EDITOR’S NOTE: In recognition of the 100th anniversary of the Negro Leagues, BASN Newsroom honors the accomplishments of these great athletes and their dedication to military service in a story that first appeared on the site in May 2006.
By Tony McClean, Editor In Chief Emeritus
When it was all said and done, they chose to serve. Despite the racial inequities they received on and off the field, they chose to serve.
Whether it was World War I or World War II, whether it was the Army, Navy, Air Force, or Marines, they chose to serve. When this country was at war, hundreds and thousands of African-Americans chose to serve.
This included the players and officials of the Negro Leagues.
While an accurate number account could not be developed, it’s safe to say that much like their white counterparts, the players of the Negro Leagues left their mark on the war effort.
As we reflect on the upcoming Memorial Day weekend and honor the endless contributions of fallen heroes, BASN Newsroom takes a look at how the Negro Leagues and its players contributed to the war effort throughout the late 1800′s to the 1940′s.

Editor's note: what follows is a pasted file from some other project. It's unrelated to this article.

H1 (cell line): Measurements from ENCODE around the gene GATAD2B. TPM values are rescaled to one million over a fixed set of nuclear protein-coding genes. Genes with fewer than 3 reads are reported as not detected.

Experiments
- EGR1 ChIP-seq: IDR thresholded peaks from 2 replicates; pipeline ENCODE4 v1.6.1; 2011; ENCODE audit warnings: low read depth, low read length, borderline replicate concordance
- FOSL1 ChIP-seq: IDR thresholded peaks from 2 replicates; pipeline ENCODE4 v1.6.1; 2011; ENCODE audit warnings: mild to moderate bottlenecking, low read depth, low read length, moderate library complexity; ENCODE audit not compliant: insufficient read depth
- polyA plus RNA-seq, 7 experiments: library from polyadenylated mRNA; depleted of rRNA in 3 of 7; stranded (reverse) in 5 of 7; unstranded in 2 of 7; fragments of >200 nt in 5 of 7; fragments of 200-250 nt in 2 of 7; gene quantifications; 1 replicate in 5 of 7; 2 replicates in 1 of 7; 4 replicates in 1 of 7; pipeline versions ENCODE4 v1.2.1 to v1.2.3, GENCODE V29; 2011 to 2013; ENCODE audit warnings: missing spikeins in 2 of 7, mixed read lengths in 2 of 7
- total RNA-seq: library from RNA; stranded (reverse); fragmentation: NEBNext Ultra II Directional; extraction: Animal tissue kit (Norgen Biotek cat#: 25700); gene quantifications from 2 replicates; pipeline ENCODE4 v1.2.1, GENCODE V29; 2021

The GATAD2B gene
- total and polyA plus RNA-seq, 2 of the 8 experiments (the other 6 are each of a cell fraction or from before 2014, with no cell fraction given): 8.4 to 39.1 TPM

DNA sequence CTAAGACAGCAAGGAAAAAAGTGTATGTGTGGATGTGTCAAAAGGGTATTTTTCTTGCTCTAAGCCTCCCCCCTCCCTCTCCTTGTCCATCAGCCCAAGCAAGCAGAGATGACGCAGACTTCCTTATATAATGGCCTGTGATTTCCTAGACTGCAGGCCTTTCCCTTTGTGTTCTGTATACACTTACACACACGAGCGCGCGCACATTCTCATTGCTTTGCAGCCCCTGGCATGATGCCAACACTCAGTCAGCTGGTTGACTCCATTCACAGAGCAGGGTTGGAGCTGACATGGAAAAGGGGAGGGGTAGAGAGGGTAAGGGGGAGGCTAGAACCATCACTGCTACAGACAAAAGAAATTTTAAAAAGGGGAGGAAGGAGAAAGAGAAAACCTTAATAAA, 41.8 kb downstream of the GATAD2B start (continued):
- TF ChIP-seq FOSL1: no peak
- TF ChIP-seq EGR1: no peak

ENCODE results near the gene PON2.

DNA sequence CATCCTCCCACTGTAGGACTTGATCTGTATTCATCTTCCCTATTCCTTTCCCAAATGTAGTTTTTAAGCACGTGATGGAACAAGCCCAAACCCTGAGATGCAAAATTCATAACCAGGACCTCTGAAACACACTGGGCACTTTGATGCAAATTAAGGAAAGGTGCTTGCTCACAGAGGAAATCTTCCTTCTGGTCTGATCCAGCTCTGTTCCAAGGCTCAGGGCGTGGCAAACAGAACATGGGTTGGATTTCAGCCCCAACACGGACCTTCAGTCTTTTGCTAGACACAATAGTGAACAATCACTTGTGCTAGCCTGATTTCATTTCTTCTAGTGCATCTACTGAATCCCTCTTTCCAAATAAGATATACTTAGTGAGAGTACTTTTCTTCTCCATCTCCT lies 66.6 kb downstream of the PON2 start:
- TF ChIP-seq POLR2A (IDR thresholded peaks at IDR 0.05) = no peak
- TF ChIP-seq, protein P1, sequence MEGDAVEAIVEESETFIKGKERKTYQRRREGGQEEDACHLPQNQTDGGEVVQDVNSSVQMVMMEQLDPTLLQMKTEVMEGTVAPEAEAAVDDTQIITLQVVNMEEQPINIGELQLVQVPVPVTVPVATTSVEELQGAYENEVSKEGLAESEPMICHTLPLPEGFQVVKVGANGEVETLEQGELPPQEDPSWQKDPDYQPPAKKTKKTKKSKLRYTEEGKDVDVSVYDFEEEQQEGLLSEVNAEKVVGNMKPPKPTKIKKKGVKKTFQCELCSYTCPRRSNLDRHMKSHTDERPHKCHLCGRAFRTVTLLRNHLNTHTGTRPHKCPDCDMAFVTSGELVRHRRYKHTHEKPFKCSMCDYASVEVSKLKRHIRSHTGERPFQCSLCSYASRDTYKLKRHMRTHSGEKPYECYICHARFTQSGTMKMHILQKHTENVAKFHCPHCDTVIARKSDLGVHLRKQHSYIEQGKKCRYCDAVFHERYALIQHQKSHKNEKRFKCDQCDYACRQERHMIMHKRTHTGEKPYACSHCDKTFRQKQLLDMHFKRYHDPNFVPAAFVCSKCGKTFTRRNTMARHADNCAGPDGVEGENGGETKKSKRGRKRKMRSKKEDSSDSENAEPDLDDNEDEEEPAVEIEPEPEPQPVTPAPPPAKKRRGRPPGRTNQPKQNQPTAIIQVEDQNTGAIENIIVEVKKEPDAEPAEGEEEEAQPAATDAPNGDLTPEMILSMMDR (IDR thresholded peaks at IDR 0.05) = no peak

As far back as the Spanish American War, Negro Leaguers like C.I. Taylor were part of an Army battalion. The South Carolina native did his tour of duty before his longtime managerial career with the Birmingham Giants and Indianapolis ABCs.
In fact, several late Hall of Famers including Monte Irvin, Leon Day, Larry Doby, and Jackie Robinson were among the many Negro Leaguers who performed their military service.
Following the 1943 season, Leon Day joined the Army. He served two and a half years in an amphibian unit that landed on Utah Beach during the Allied invasion of France.
Also, like many ballplayers during that era, Day kept his competitive edge sharp in exhibition games. One notable game would come in Germany at Nuremberg Stadium.
In a game that matched Negro Leaguers against white Major Leaguers, the right-hander tossed a four-hitter in a 2-1 victory. The game was played in front of a crowd of nearly 100,000 servicemen.